A conceptual master, Mert Lawwill has also developed prosthetic throttle hands, and is now working on a prosthetic elbow, for handicapped riders.
Because they are smaller than cars, motorcycles fit easier and more economically into the broad spectrum of what can be done with a wheeled machine to make it infinitely special. Here again is the 1952 Vincent Black Shadow-powered “Black Falcon” creation designed and engineered by Ian Barry, met earlier with Falcon business partner Amaryllis Knight.
Where to begin on something this fabulous? “It all starts with a beautiful engine,” Barry tells me. “When you see it, you almost figure that this would have been a drawing or schematic of some mad scientist that never got built because of the expense, but they made it! But I didn’t want this to be just a Vincent tribute bike. I wanted something that I could make from all areas of my imagination that exemplified what we know now.”
Knight, bringing her lithe English accent from London, has her own take on what Ian’s and her work is, and has become, through their paired focused efforts. “We work with what was originally there,” she says, “and take those elements as far as we possibly can, as far as our imagination allows while honoring the soul of where it came from. It’s a passion, and it’s an obsession, but it’s also great great fun.”
Barry and Knight work on one Falcon motorcycle at a time. Of their three at The Quail, I learn that each took about a year to build. Collector, historian and worldly wise motorcycle connoisseur, Paul d’Orleans, astride this Triumph-based one-off, has insight into these Falcon customs. “Ian has a series of motorcycles he calls ‘The Concept Ten’ that are all based on British engines,” says d’Orleans, at home in both Paris and San Francisco, and here at The Quail. “He waits until he has a customer, then he starts building. I think the next one they will do is based on the Brough Superior engine. He’s a motorcycle fabricator first, but the sky’s the limit. It’s really impossible to convey how much detail there is, how much clever thought has gone into re-making everything on these bikes. I tell people, it’s like something that’s familiar but has re-emerged through a parallel universe where they’ve had a lot more time to do things.”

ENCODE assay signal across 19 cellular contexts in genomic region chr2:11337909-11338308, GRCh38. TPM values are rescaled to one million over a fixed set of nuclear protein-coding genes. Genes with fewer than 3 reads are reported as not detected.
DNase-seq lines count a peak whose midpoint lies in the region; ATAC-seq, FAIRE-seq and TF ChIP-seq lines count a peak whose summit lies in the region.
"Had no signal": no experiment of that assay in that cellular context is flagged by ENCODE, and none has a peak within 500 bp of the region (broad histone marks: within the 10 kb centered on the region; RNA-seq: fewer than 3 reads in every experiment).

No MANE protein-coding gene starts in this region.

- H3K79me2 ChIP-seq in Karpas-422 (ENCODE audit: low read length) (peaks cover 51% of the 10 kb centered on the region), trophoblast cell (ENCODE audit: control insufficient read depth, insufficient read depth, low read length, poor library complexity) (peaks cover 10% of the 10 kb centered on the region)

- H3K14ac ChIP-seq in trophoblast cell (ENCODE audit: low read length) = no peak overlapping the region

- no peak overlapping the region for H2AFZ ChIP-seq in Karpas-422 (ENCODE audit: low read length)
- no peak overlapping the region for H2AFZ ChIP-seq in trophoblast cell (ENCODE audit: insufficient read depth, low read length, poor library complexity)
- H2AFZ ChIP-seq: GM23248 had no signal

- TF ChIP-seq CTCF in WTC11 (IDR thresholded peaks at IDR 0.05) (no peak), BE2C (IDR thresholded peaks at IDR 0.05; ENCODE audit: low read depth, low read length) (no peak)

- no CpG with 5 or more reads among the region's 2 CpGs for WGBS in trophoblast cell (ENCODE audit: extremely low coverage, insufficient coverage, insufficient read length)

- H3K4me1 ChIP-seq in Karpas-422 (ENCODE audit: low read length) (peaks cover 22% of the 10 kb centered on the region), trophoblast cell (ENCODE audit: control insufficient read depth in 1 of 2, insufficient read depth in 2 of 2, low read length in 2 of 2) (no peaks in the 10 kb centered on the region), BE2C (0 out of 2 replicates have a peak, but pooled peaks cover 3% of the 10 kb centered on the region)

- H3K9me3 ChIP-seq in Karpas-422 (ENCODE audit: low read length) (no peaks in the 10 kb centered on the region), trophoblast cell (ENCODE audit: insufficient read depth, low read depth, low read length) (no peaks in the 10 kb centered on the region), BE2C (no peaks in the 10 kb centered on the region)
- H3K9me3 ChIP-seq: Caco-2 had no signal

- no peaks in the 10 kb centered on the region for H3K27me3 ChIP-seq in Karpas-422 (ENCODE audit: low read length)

Could there possibly be more to see here at The Quail? How about some of these other custom bikes?
Now we come to what could be called a leading manufacture’s custom, Ducati’s brand new Diavel Carbon Testastre II that David Stone brought to Carmel from Wisconsin. The Italian street beast is a power cruiser with sports handling genes and switchable engine mapping that offers its rider a choice of either 100 or 162 horsepower. Better believe it before turning the handle.